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AGRICULTURE REPORT – December 4, 2001: Christmas Trees - 2001-12-03


This is the VOA Special English Agriculture Report.

Many Americans are busy preparing for Christmas and the winter holiday season. Buying a Christmas tree is a holiday tradition for many Americans. One study found that almost eighty percent of American homes had a Christmas tree last year.

Christmas trees come in all shapes and sizes. Perhaps the most famous is the huge Christmas tree near the White House in Washington, D-C.

The National Christmas Tree Association represents Christmas tree growers in the United States. It reports that almost forty percent of all Christmas trees in American homes are natural. The other sixty percent are artificial, or man-made, trees.

Many people believe that Christmas trees come from forests. In fact, most trees are carefully grown on farms. Farmers plant and harvest Christmas trees as a crop, similar to fruits or vegetables.

There are about fifteen-thousand Christmas tree farms in North America. There are Christmas tree farms in all fifty states and Canada. Currently, about four-hundred-thousand hectares of farmland is in production. The industry employs more than one-hundred-thousand people.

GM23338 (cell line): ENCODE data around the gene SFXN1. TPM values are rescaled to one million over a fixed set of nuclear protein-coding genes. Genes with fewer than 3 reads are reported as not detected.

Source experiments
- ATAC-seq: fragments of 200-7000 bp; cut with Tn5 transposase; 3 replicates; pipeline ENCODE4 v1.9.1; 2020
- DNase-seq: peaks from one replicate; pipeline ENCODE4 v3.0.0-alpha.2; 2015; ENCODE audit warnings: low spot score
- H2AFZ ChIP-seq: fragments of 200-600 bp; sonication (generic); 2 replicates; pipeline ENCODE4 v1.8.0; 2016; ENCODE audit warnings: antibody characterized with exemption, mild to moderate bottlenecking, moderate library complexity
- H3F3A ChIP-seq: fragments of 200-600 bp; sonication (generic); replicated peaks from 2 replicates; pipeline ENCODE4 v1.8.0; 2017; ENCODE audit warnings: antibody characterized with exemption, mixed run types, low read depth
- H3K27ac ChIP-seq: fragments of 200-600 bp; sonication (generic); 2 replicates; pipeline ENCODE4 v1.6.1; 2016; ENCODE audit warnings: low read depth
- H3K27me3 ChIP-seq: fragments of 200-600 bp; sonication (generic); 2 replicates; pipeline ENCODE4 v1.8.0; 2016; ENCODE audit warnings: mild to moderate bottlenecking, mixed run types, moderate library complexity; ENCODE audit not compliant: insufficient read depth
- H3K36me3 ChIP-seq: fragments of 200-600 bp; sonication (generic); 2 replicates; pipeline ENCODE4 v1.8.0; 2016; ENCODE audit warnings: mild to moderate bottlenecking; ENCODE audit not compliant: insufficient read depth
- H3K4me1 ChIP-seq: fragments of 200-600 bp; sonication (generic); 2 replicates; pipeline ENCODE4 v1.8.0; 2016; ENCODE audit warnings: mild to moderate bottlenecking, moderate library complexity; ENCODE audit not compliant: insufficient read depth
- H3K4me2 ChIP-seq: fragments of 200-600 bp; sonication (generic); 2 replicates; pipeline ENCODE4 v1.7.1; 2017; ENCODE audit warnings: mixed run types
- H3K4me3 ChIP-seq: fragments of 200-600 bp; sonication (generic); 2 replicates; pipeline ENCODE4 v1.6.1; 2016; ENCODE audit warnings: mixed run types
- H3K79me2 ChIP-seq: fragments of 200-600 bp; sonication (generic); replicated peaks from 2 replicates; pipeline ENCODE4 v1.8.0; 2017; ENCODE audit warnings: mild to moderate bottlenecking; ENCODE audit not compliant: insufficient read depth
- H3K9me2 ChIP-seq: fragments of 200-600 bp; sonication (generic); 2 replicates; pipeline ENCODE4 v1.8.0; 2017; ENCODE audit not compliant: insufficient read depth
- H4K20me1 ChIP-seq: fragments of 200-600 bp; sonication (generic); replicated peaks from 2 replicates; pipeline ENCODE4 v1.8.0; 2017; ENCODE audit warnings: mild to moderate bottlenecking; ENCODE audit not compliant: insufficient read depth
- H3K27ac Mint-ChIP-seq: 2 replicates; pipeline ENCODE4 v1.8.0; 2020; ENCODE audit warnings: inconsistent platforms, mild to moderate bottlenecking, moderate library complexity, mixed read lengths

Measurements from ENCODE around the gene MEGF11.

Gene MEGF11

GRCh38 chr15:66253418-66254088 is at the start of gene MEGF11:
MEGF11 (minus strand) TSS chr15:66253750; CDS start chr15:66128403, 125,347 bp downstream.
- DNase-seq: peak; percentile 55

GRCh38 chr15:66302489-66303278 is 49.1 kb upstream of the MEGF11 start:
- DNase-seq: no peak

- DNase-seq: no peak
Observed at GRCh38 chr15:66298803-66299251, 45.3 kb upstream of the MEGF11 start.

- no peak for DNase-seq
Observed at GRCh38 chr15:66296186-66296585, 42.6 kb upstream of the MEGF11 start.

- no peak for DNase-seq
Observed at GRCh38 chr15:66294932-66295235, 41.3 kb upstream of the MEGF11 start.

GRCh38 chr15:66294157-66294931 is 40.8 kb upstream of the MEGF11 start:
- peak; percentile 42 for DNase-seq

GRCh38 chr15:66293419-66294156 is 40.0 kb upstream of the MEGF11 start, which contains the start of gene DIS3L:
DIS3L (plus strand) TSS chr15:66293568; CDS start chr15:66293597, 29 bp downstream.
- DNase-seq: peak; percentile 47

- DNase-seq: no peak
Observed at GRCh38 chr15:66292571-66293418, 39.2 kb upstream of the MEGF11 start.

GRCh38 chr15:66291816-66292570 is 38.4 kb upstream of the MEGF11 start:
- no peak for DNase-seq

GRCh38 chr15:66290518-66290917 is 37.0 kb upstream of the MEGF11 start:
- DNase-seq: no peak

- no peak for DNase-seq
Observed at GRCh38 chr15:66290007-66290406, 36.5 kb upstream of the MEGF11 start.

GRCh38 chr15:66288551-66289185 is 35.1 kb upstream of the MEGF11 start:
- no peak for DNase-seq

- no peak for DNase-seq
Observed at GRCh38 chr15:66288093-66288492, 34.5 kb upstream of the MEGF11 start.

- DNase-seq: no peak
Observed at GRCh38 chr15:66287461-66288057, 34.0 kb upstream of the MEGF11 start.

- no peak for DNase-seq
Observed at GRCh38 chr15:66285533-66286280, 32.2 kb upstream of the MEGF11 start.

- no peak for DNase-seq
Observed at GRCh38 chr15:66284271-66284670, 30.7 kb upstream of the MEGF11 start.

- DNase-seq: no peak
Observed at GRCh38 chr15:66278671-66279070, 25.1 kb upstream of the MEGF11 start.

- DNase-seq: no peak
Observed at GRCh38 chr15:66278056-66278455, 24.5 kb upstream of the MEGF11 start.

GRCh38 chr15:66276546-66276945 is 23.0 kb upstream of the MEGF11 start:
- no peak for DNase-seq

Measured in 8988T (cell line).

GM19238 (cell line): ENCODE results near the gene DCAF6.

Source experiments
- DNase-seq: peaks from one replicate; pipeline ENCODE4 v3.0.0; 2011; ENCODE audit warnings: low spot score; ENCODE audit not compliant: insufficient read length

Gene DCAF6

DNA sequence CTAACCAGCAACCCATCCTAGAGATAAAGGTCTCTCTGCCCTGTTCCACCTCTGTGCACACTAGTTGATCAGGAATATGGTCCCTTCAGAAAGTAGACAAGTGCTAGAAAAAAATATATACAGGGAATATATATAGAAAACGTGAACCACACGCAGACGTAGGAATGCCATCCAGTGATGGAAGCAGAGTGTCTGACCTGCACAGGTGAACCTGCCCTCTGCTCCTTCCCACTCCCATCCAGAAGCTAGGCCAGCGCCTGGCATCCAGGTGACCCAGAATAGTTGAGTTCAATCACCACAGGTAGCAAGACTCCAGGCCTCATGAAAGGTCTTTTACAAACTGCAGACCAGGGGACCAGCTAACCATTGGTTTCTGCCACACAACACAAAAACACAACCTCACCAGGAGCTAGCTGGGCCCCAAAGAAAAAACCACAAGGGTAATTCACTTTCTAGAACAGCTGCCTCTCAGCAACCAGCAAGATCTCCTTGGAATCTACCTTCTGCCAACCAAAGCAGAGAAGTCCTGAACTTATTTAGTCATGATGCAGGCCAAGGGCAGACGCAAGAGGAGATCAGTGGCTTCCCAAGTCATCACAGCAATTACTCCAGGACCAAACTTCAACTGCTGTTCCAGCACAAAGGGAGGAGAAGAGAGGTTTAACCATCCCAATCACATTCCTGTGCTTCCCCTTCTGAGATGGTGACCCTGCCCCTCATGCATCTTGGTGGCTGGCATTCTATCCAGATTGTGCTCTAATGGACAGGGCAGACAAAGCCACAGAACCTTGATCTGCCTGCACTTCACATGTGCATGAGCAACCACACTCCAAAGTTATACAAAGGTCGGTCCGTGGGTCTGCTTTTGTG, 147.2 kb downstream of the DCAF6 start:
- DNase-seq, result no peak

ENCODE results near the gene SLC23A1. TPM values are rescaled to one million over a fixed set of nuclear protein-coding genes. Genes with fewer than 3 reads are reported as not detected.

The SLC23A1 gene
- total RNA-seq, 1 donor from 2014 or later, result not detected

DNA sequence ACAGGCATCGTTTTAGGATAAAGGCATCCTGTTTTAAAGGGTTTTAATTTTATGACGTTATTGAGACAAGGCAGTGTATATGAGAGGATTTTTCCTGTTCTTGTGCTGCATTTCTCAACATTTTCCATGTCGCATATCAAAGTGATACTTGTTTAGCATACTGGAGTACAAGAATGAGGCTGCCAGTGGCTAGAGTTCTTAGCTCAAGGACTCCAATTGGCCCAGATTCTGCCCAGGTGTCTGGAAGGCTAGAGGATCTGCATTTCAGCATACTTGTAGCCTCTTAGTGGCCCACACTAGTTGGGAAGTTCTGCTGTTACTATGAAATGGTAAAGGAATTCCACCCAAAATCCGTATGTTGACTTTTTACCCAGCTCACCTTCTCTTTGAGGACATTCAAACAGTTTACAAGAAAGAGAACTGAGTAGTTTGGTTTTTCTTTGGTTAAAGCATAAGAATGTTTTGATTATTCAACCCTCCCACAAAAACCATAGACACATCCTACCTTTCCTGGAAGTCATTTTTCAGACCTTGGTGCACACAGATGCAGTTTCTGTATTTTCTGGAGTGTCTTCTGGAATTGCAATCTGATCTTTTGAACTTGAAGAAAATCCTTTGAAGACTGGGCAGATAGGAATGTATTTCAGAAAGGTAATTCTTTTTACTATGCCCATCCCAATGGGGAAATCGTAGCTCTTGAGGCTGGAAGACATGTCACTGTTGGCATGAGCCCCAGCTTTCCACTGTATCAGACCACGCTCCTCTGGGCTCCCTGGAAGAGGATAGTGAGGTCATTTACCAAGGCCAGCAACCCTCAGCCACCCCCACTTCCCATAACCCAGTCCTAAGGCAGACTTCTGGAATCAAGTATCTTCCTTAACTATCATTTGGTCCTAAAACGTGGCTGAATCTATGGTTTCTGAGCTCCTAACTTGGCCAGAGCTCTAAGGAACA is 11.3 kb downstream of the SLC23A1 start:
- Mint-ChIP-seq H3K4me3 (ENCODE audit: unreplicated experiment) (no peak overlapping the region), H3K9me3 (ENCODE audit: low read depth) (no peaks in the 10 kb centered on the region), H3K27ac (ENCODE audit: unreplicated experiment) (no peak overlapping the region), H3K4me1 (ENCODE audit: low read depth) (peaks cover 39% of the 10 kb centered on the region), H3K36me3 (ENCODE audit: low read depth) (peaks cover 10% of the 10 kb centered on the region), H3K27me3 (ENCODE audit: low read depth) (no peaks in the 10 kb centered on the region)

About thirty-three-million natural Christmas trees are sold in North America each year. It can take as many as fifteen years to grow a tree to a height of two meters. However, the average growing time is seven years.

Traditionally, farmers grow evergreen trees for Christmas trees. Scotch pine, white pine and Douglas fir are among the most popular. Evergreen trees produce cones. Most coniferous trees have both male and female cones. The female cones are called seed cones. They hold the seeds created by fertilization.

Farmers remove fertilized seeds from the seed cones and plant them. They grow into seedlings. Farmers care for the young trees until they are about three to five years old. Then farmers replant them in fields.

Farmers add fertilizer to the trees and remove unwanted plants. They cut the tops of the trees to control how fast the trees grow. Farmers cut other parts of the trees while they are growing. This gives the trees the traditional shape that people will like.

For every Christmas tree that a farmer cuts down, he plants two or three seedlings in its place. This year, farmers planted more than seventy-three-million tree seedlings.

This VOA Special English Agriculture Report was written by George Grow.

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